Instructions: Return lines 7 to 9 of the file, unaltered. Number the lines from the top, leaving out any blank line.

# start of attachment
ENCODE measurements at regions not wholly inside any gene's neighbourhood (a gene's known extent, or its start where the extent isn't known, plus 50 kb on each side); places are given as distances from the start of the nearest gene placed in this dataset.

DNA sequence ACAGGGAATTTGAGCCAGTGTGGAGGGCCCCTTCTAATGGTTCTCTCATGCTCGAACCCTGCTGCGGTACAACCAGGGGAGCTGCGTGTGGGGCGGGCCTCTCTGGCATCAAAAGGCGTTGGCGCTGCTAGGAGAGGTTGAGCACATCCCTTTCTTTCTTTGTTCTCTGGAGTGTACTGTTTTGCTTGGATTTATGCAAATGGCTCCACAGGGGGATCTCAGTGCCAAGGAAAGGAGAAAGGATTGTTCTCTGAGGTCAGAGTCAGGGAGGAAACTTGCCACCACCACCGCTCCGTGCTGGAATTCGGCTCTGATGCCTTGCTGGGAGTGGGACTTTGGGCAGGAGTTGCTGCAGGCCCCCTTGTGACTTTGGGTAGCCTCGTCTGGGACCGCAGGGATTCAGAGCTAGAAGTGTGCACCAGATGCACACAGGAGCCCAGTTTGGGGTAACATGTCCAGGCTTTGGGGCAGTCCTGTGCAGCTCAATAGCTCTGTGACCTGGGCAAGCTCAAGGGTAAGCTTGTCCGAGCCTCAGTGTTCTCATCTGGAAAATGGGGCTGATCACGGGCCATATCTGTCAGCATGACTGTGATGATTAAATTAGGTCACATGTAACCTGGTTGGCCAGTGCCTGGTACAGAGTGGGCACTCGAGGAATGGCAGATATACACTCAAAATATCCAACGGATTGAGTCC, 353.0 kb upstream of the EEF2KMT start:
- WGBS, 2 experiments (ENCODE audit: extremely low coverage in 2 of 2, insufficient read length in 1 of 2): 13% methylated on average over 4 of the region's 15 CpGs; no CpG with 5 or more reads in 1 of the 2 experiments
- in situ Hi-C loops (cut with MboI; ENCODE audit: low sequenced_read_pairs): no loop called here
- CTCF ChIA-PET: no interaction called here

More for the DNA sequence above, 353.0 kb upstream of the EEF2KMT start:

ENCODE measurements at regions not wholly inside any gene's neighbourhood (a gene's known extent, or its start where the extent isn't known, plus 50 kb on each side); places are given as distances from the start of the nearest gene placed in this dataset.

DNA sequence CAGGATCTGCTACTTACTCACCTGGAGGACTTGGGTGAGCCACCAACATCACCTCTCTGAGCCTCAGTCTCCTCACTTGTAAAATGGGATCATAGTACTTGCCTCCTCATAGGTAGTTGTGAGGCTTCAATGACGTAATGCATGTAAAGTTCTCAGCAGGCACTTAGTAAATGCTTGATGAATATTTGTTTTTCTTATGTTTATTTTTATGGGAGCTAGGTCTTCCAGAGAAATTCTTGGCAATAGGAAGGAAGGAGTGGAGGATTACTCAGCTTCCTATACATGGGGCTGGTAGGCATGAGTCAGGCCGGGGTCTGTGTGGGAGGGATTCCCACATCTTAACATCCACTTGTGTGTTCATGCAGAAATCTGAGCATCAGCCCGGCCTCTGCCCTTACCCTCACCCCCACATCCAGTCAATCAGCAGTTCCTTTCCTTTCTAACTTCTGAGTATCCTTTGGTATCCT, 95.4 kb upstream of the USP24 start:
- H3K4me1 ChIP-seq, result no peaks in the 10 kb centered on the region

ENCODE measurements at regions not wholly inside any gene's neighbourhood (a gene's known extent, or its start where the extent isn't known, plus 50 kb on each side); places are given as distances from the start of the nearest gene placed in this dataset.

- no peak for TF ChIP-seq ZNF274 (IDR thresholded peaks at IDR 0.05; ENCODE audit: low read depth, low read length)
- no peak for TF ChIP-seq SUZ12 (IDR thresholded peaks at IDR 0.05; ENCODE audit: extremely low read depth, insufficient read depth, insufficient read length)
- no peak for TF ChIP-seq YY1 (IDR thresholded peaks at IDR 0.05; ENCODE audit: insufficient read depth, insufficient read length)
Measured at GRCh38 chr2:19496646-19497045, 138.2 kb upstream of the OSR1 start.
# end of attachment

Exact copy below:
ENCODE measurements at regions not wholly inside any gene's neighbourhood (a gene's known extent, or its start where the extent isn't known, plus 50 kb on each side); places are given as distances from the start of the nearest gene placed in this dataset.

DNA sequence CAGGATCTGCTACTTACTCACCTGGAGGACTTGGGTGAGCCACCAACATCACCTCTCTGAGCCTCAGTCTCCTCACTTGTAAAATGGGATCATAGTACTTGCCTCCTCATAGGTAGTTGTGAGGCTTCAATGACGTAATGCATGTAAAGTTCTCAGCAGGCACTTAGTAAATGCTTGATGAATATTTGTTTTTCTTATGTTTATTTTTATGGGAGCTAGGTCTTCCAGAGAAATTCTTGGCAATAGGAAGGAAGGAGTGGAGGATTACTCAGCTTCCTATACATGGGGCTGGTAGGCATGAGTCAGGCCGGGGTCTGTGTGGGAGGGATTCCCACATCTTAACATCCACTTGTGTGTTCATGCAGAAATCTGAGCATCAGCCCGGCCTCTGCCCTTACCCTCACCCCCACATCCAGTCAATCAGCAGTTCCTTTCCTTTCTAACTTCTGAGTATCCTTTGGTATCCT, 95.4 kb upstream of the USP24 start:
- H3K4me1 ChIP-seq, result no peaks in the 10 kb centered on the region